WASHINGTON — With the U.S. Senate less than a week from diving into debate on historic health legislation, Sen. Kay Hagan said Tuesday that now is the time to improve the nation's health care system.
"I think people have to get their heads around this, that we can't continue where we are right now," Hagan said in an interview in her Senate office. "We're in a window of opportunity right now, and it's time for health care reform in our country."
Hagan, a Greensboro Democrat, has spent much of her first months in the Senate developing her position on health care reform.
She has been cautious about throwing her unconditional support behind President Barack Obama's plans for health care reform. And Tuesday she said she wants to see the specific bill put forward by Senate Majority Leader Harry Reid before committing to a vote.
But Hagan spent weeks last summer crafting a compromise between moderates and liberals on a public option in the Senate health committee. She was among a group of female senators lobbying to get rid of sex inequities in insurance costs. And Tuesday morning, Hagan joined colleagues in a U.S. Capitol news conference about health reform's benefits for the middle class.
"We are working hard to pass this reform bill so people no longer have to fear sinking into bankruptcy as a result of one medical emergency," Hagan told reporters.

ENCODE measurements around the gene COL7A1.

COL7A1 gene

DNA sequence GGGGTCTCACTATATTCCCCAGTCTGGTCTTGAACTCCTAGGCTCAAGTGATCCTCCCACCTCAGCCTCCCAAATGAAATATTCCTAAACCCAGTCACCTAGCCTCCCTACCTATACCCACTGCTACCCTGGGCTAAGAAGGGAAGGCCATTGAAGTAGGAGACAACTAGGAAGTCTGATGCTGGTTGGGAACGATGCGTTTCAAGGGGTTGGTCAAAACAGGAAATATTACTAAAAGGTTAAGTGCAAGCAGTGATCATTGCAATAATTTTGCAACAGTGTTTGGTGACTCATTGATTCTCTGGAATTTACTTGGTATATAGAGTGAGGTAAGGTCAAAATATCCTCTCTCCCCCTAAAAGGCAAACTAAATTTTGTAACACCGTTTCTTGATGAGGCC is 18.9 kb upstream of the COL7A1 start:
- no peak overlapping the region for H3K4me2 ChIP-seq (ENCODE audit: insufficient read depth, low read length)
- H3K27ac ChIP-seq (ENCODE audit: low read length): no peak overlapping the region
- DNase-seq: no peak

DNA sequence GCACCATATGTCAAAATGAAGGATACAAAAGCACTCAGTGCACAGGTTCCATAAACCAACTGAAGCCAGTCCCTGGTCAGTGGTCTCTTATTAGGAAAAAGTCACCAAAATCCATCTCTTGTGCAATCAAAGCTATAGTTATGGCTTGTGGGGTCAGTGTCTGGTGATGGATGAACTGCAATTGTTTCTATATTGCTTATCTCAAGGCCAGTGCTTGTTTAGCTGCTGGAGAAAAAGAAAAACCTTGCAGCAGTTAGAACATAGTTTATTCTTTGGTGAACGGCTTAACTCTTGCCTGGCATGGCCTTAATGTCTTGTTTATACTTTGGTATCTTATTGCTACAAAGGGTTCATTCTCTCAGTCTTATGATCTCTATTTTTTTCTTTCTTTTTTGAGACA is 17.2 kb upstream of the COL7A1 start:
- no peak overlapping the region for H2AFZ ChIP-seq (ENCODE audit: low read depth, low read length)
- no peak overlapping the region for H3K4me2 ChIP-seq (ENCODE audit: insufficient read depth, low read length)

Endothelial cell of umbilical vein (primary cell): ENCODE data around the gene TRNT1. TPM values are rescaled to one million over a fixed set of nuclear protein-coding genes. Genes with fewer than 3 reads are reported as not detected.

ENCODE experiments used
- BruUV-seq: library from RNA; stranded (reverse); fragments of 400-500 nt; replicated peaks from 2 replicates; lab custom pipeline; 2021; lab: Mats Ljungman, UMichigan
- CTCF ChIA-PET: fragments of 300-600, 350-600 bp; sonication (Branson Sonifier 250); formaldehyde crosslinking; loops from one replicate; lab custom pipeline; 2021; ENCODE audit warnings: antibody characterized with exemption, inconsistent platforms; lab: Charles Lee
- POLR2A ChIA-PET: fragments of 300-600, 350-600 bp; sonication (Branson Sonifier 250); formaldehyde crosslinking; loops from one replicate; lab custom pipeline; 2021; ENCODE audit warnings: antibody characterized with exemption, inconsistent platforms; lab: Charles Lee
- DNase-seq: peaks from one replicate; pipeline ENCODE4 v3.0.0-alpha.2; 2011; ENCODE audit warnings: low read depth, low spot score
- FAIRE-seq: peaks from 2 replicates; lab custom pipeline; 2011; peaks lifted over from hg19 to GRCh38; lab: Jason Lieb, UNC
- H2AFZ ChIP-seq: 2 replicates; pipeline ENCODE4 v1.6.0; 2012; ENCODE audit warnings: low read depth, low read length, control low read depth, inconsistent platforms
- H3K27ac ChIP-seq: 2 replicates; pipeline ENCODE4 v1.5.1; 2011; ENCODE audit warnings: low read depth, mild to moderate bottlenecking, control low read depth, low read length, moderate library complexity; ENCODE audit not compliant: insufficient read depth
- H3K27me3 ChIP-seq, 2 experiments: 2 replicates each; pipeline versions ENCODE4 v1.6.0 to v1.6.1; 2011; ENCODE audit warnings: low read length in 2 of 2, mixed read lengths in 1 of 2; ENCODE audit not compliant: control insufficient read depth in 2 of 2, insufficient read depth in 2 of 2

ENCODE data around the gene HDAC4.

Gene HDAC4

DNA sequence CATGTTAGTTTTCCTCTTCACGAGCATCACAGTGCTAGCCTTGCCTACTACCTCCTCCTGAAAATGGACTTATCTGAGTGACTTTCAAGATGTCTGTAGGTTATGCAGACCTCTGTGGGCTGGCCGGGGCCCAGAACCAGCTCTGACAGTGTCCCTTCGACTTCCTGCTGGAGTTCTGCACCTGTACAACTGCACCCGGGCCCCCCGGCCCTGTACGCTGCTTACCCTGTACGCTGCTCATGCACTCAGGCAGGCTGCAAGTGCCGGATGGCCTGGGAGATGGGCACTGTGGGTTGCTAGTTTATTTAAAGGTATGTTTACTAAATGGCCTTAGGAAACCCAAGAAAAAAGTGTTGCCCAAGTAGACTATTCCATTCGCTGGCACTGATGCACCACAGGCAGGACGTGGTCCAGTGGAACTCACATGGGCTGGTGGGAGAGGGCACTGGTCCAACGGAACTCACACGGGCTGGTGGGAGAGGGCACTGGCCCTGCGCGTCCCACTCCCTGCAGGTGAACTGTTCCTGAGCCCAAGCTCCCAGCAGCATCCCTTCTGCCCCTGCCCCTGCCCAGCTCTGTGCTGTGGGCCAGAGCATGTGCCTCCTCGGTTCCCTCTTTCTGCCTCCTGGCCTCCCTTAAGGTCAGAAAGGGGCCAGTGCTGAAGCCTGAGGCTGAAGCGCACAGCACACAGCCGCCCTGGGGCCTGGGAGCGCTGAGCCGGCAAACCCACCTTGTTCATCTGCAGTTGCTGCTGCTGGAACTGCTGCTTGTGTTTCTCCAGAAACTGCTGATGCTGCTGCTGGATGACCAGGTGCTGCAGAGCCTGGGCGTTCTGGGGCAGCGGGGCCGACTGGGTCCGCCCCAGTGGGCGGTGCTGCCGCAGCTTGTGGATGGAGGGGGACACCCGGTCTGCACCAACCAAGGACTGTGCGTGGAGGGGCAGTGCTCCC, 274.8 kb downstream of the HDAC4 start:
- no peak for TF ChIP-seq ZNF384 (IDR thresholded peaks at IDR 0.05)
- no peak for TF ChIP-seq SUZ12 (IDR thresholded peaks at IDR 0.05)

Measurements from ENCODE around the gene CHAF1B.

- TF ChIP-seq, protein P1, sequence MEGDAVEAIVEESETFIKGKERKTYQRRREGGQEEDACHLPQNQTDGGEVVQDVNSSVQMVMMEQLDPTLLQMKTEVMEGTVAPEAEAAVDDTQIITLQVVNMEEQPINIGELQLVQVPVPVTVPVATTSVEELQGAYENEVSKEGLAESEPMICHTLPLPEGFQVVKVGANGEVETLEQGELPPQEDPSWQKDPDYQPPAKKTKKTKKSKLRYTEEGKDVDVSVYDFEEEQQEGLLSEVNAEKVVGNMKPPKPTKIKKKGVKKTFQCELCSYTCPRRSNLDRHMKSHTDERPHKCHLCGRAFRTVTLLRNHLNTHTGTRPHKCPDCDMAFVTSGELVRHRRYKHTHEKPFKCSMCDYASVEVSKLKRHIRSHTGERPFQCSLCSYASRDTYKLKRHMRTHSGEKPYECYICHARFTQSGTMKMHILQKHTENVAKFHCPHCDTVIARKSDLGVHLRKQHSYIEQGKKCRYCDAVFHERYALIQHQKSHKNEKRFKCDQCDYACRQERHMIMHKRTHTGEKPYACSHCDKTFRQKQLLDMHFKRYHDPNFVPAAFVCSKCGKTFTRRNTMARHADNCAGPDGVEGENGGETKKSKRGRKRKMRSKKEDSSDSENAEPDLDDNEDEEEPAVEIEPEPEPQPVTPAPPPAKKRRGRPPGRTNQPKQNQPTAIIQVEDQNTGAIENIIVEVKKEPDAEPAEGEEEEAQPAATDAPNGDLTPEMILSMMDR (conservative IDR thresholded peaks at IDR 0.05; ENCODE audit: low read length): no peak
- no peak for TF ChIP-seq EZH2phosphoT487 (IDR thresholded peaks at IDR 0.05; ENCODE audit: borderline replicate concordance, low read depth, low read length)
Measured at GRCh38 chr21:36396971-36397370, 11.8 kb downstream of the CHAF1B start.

Hagan said during the interview that she remains firm on three main points of health reform: that health coverage be affordable and accessible, that a reform bill not increase the federal deficit and that insurance companies are barred from denying coverage based on pre-existing conditions.
"Non-negotiable," she said.
The public option negotiated in the Senate health committee last summer serves as a backstop for families who are not covered by employer-based insurance or the government programs of Medicare and Medicaid.
"That narrows the group that it would be available to, but the idea is it would bring in competition," Hagan said. "I think it's going to work."
Meanwhile, Hagan said she wants to reduce the rising costs of health insurance for North Carolina families.
"People need to realize in 1998 a family of four paid $6,000 for a premium," Hagan said. "Today in North Carolina it's $12,000. In 2016, you're looking at $24,000.... We are pricing so many people out of the market."
Reid announced Tuesday that debate on the Senate's health reform legislation will begin Nov. 17 , after the Senate returns from its Veterans Day recess. A vote is expected by the end of the year.
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